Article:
Caffeine Crazies Vs. Video Game Grown-Ups

Caffeine Crazies

It is obvious that Caffeine Crazies are indeed crazy about caffeine. Sadly though, many of these Caffeine Crazies most likely don’t realize or have not been properly informed of the fact that caffeine can actually cause craziness (“caffeine psychosis” being the proper name), as well as other disturbing symptoms; that being said, the term “Caffeine Crazies” is not too far from reality in certain cases. In my opinion, that is a speech topic that Caffeine Crazies might like to hear about'”not to persuade, but rather to inform.

As of recently, the hype of caffeine has reached its highest, with children quickly becoming a large subgroup of caffeine consumers. I remember a time not too long ago when children were considered “too young to drink coffee,” but more and more, coffee shops are reporting customers as young as ten years old; who ever heard of a child spending their allowance on caffeine? (Penn & Zalesne 189-92) Besides coffee and other coffee-type drinks, energy drinks such as Red Bull, Monster, etc. were the fastest-growing beverages in 2006. As of October 2006, more and more caffeine dangers have been brought to light with help from a three-year study of calls to a Chicago Poison Center; the average age of caffeine overdosers was 21′”many of these young people required hospitalization and, in certain cases, intensive care.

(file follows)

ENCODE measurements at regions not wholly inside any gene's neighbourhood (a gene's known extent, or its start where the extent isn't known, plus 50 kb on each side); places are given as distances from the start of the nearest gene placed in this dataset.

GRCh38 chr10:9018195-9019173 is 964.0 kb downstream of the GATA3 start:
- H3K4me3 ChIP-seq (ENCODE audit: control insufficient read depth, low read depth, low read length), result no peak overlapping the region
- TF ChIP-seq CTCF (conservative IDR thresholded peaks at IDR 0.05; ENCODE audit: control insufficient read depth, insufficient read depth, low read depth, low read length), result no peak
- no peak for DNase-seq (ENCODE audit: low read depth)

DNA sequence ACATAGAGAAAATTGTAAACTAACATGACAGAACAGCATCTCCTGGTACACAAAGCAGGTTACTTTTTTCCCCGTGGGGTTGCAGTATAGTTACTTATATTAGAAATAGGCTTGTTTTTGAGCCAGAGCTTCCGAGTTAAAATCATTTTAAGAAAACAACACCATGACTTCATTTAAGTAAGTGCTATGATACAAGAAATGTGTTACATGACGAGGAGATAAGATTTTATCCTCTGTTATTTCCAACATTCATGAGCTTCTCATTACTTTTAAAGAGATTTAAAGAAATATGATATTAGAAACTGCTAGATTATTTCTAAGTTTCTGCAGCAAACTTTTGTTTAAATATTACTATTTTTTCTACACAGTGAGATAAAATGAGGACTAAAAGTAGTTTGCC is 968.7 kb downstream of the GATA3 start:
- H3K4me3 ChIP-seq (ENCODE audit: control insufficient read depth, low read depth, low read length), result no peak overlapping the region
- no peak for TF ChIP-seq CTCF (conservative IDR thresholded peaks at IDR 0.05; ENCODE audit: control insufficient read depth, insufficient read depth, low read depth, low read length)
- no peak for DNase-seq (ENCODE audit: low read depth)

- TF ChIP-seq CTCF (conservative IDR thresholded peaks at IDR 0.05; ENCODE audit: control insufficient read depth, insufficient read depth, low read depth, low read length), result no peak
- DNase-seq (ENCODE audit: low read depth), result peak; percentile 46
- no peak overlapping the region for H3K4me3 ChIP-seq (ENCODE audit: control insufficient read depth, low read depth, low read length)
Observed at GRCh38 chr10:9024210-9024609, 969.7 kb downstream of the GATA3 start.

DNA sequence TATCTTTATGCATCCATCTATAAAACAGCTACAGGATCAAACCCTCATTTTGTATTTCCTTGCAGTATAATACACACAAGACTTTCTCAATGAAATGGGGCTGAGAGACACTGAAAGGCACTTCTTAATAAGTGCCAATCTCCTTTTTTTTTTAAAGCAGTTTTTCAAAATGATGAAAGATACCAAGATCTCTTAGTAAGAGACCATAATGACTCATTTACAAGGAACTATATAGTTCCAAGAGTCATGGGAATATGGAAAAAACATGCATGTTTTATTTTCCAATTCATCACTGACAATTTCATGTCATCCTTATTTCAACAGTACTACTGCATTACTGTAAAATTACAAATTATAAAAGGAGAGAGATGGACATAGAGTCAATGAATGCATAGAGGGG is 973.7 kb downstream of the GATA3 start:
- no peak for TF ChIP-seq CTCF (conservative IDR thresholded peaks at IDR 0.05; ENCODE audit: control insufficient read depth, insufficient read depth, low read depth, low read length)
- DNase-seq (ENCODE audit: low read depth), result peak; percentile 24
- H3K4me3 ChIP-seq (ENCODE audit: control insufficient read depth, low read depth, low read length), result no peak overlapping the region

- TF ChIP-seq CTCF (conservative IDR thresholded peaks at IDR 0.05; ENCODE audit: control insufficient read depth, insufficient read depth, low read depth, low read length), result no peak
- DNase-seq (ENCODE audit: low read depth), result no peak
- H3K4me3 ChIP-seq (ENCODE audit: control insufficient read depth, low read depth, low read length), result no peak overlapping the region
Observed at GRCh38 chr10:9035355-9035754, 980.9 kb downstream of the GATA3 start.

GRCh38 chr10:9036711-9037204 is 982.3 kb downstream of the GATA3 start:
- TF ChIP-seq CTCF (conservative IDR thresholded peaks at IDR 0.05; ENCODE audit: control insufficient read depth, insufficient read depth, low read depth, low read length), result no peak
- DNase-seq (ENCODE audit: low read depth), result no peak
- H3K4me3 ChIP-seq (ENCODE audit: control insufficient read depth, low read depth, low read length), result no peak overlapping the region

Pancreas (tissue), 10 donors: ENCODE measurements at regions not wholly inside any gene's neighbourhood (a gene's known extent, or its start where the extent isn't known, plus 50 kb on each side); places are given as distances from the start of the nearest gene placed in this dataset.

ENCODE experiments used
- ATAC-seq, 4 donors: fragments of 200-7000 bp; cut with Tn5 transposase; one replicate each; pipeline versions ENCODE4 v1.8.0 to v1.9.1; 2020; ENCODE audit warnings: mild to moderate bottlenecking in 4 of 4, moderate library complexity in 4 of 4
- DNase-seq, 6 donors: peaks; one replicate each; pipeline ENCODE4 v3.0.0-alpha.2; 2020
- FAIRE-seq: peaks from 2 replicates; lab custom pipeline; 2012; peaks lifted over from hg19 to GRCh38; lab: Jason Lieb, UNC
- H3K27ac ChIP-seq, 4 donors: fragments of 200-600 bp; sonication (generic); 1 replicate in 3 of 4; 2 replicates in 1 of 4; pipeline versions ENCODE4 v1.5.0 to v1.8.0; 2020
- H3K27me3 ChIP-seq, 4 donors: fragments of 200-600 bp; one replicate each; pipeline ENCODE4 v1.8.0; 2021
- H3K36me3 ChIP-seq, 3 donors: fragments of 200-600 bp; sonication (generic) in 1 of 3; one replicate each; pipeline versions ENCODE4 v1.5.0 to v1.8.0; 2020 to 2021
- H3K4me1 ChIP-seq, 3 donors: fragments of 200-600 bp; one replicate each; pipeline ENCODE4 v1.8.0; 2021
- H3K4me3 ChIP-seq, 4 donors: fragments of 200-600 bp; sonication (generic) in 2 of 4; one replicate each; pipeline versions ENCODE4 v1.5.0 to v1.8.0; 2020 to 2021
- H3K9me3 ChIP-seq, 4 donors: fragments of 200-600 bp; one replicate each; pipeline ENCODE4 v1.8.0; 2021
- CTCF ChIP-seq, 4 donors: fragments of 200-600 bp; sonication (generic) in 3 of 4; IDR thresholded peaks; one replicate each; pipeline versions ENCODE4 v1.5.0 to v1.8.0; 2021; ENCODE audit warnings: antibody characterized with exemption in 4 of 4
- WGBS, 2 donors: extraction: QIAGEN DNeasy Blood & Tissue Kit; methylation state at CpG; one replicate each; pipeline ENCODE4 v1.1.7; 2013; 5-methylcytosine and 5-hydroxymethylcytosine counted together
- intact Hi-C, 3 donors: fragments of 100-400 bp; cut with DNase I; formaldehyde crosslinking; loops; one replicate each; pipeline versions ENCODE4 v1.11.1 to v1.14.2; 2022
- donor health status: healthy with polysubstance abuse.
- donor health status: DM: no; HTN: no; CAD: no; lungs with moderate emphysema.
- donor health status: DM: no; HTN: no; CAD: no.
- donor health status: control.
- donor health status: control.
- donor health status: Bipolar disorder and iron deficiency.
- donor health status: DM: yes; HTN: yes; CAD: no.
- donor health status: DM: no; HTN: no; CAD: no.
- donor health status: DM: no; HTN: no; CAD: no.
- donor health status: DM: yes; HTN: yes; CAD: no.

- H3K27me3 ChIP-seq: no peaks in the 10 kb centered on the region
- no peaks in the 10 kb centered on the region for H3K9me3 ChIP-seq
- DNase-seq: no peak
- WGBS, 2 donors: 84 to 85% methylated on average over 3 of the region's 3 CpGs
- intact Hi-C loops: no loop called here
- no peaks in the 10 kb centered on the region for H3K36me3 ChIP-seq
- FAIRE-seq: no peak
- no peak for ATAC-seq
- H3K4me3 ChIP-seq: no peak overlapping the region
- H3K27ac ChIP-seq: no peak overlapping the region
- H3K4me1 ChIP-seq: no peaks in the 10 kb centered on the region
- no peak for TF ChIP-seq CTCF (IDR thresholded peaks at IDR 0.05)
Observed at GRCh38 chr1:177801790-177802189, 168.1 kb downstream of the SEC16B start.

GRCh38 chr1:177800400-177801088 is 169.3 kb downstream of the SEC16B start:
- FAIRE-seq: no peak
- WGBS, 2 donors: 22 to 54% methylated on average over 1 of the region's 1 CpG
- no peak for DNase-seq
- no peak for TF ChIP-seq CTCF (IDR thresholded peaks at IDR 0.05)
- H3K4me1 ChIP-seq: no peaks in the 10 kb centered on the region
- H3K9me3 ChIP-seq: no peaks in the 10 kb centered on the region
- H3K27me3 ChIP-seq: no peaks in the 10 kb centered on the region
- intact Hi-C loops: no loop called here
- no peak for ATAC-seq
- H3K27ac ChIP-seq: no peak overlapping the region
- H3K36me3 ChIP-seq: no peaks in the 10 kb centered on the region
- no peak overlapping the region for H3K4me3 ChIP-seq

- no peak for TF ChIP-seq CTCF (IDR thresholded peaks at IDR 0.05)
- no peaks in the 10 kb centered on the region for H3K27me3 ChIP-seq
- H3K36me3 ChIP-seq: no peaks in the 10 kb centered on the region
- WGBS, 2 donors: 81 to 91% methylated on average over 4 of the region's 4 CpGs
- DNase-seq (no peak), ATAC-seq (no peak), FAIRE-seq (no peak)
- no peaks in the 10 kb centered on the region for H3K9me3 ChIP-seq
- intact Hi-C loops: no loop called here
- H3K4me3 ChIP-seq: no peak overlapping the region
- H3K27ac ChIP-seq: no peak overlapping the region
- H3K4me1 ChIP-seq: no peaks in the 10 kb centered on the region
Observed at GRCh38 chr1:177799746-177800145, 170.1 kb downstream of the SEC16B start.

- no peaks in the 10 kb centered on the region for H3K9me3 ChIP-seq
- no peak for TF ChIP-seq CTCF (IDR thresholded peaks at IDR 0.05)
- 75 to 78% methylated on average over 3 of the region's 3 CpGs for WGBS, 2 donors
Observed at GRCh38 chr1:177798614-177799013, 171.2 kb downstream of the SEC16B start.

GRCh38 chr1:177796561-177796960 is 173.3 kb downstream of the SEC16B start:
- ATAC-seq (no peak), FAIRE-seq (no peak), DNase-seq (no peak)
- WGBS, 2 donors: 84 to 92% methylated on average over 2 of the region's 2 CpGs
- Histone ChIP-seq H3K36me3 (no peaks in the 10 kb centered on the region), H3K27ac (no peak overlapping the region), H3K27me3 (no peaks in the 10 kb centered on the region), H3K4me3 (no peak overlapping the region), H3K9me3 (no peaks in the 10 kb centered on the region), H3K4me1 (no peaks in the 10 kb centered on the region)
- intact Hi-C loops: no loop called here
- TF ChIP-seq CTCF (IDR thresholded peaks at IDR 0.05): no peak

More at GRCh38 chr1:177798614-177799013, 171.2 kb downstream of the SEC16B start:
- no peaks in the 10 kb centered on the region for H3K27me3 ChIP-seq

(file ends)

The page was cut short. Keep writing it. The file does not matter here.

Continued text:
Although the health effects of the Caffeine Crazy trend are worrisome and can be harmful to people of all ages, they are even worse for children. Among the health effects that Caffeine Crazies might encounter are light headedness, dizziness, breathlessness, chest discomfort, nervousness, irritability, tremulousness, muscle twitching, tension headache, insomnia, anxiety, lack of appetite, loss of weight, restlessness, silliness, elation, euphoria, confusion, disorientation, excitation, and even violent behavior with wild screaming, kicking and biting, progressing to semi-stupor. (Kaye) Of course, any one of these health effects may or may not affect any given person; the symptoms vary with acquired or inborn tolerance. In fact, “caffeine psychosis” is so severe that supposedly, if a person were injected with 500 milligrams of caffeine (less than the dosage of some 16-ounce brews), within about an hour they would start to exhibit quite a few of the symptoms listed above. (Cherniske) At the same time, the same amount of caffeine administered over the course of a day only produces the milder forms of insanity for which we take tranquilizers and antidepressants.